Visit the Orchard Valley Garden Club Pollinator Garden on the linear trail at High Street.
If you walk the linear trail at High Street in Southington, you will see the result of the latest project by the Orchard Valley Garden Club. A pollinator garden has been planted along the trail to provide nectar and host plants for bees, butterflies and other pollinators. The garden is intended to both beautify the trail and to nurture pollinators which are currently in decline from changing habitats, invasive species, parasites, and widespread pesticide use. As pollinators play a vital part in the food supply for both humans and wildlife, it is critical that gardeners do whatever they can to protect and support pollinator populations.
The project began in 2016 with the removal of sod, weeds, and invasive plants such as Mugwort and Oriental Bittersweet. After many weeks of diligent weeding by OVGC members, pollinator friendly plants were planted and the area was mulched. The plants, mostly from the gardens of our members, were carefully chosen to be native, friendly to a variety of pollinators, and suitable for full sun and dry conditions since there is no water source near the trail. Members maintain the garden with weekly weeding and watering during dry spells. Although the garden is in its early stages, we have already noted the presence of bees and monarch butterfly caterpillars.
You can support pollinators at your own home or place of business by taking a few simple steps. First and most importantly, avoid pesticide use. Particularly harmful are broad spectrum insecticides which kill multiple bug species, and systemic insecticides which cause all plant tissues to be toxic to pollinators. Let a small area of your yard go wild, allowing plants to naturalize. Leave some weeds, fallen branches, and garden wastes to serve as nesting sites and shelter for pupating larvae. Planting Milkweed provides both nectar for Monarch butterflies and food for their caterpillars. If you have room and enough sun for a flower garden, choose native plants and plan for continuous bloom to provide a food source from spring to fall. Place plants in larger groups rather than singly to create a target for pollinators. If space does not permit a garden, flowering plants in pots and window boxes will also benefit pollinators. Butterflies also appreciate rocks on which to warm themselves in the sun and a consistent water source such as a sandy puddle or a shallow dish set on the ground. Many gardeners taking small steps such as these can make a difference in the survival of our pollinators.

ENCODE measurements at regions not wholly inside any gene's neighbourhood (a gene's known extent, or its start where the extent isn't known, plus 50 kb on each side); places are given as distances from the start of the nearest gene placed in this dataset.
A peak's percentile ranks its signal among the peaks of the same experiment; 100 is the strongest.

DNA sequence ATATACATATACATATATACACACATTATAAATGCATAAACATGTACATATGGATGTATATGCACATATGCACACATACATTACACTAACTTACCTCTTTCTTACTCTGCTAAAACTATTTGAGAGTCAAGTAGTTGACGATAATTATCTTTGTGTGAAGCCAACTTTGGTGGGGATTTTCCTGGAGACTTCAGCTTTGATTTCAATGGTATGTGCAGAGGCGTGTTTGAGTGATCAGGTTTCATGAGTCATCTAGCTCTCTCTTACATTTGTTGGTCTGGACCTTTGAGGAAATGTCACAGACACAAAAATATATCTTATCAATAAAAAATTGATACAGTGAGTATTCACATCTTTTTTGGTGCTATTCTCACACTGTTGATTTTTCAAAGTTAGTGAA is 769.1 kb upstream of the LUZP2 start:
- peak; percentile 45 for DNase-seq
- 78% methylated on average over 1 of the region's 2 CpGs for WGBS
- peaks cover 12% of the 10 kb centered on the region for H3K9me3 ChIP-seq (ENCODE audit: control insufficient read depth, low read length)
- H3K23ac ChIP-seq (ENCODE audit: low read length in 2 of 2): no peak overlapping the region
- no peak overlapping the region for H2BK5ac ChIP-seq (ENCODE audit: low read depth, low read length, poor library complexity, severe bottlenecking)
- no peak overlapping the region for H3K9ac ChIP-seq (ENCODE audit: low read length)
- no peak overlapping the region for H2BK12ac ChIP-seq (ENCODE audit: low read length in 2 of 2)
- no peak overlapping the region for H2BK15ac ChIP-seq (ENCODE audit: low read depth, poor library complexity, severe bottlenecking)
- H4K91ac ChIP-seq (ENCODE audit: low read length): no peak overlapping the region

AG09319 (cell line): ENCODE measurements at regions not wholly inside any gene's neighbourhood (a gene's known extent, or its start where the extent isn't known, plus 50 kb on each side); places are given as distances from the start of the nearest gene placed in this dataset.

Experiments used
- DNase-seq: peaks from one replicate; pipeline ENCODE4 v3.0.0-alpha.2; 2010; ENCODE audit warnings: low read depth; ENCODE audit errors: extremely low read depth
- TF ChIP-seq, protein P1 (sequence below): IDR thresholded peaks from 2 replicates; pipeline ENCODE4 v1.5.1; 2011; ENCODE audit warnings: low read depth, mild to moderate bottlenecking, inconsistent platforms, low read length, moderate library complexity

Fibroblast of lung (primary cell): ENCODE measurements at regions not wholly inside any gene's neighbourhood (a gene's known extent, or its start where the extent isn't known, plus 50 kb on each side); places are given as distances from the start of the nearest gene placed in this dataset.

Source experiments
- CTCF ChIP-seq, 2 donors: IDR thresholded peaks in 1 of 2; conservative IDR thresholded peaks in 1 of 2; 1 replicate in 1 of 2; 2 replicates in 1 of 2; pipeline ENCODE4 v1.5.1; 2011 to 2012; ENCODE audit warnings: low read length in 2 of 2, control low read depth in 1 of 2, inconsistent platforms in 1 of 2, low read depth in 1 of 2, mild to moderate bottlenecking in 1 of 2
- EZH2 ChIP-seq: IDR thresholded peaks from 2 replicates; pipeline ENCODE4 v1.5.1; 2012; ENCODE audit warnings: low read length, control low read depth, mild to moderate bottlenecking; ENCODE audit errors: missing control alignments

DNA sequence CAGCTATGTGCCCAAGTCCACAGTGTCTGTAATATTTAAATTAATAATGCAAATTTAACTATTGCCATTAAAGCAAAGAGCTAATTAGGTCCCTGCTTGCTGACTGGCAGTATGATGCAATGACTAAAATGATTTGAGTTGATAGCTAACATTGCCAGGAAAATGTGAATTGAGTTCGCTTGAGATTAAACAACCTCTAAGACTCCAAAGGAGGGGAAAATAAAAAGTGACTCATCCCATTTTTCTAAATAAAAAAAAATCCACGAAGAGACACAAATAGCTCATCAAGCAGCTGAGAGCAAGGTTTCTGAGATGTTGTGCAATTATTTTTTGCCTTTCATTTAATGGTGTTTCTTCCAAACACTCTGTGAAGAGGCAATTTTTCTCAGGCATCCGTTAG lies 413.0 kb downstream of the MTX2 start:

A partial list of plants at the High Street garden, by bloom time:
Narcissus-Daffodil, Phlox subulata-Creeping Phlox
Iris sibirica- Siberian Iris, Allium shoenoprassum-Chives, Campanula glomerate-Bellflower, Tradescantia virginiana-Spiderwort,
Oenothera- Evening primrose, Trifoliate pratense-Red Clover, Lychnis coronaria-Rose campion, Sedum-groundcover Stonecrop
Salvia-perennial Salvia, Asclepias syriaca-Common Milkweed, Asclepias tuberosa-Butterfly Weed
Echinacea pupurea- Purple Coneflower, Verbascum-Mullein, Hemerocallis-Daylily, Monarda didyma -Bee Balm, Silybum-Thistle
Daucus carota-Wild Carrot, Phlox paniculata- Garden Phlox, Agastache-Anise Hyssop, Achillea millefolium- Yarrow, Rudbeckia-Black Eye Susan
Liatris spicata-Gay Feather, Physostegia-Obedient Plant
Eutrochium purpureum-Joe Pye Weed, Solidago-Goldenrod, Aster
For more information:
www.pollinator.org, www.xerces.org, www.monarchjointventure.com, www.nwf.org/gardenforwildlife , http://millionpollinatorgardens.org